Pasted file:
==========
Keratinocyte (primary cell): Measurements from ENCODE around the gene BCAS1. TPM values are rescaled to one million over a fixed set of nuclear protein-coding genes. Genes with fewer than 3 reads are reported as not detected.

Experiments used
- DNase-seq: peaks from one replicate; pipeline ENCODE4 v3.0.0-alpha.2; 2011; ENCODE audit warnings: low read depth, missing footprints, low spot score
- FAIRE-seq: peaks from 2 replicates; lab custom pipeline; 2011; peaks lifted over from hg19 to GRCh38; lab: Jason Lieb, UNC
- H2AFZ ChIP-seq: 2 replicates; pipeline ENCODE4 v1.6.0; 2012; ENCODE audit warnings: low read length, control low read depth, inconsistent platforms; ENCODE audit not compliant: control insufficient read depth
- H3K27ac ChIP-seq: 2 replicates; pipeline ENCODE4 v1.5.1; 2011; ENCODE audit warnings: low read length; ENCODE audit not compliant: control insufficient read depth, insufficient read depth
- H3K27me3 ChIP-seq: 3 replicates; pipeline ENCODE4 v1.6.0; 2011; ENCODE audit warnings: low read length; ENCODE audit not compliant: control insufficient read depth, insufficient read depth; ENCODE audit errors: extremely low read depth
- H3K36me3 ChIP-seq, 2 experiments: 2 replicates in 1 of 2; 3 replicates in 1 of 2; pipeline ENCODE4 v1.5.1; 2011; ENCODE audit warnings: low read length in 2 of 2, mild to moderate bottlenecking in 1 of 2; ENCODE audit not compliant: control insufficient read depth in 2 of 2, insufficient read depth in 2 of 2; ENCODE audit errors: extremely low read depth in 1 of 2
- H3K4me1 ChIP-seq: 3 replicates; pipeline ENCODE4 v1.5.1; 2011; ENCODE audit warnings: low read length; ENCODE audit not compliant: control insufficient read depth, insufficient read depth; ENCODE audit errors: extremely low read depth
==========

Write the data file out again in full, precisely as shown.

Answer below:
Keratinocyte (primary cell): Measurements from ENCODE around the gene BCAS1. TPM values are rescaled to one million over a fixed set of nuclear protein-coding genes. Genes with fewer than 3 reads are reported as not detected.

Experiments used
- DNase-seq: peaks from one replicate; pipeline ENCODE4 v3.0.0-alpha.2; 2011; ENCODE audit warnings: low read depth, missing footprints, low spot score
- FAIRE-seq: peaks from 2 replicates; lab custom pipeline; 2011; peaks lifted over from hg19 to GRCh38; lab: Jason Lieb, UNC
- H2AFZ ChIP-seq: 2 replicates; pipeline ENCODE4 v1.6.0; 2012; ENCODE audit warnings: low read length, control low read depth, inconsistent platforms; ENCODE audit not compliant: control insufficient read depth
- H3K27ac ChIP-seq: 2 replicates; pipeline ENCODE4 v1.5.1; 2011; ENCODE audit warnings: low read length; ENCODE audit not compliant: control insufficient read depth, insufficient read depth
- H3K27me3 ChIP-seq: 3 replicates; pipeline ENCODE4 v1.6.0; 2011; ENCODE audit warnings: low read length; ENCODE audit not compliant: control insufficient read depth, insufficient read depth; ENCODE audit errors: extremely low read depth
- H3K36me3 ChIP-seq, 2 experiments: 2 replicates in 1 of 2; 3 replicates in 1 of 2; pipeline ENCODE4 v1.5.1; 2011; ENCODE audit warnings: low read length in 2 of 2, mild to moderate bottlenecking in 1 of 2; ENCODE audit not compliant: control insufficient read depth in 2 of 2, insufficient read depth in 2 of 2; ENCODE audit errors: extremely low read depth in 1 of 2
- H3K4me1 ChIP-seq: 3 replicates; pipeline ENCODE4 v1.5.1; 2011; ENCODE audit warnings: low read length; ENCODE audit not compliant: control insufficient read depth, insufficient read depth; ENCODE audit errors: extremely low read depth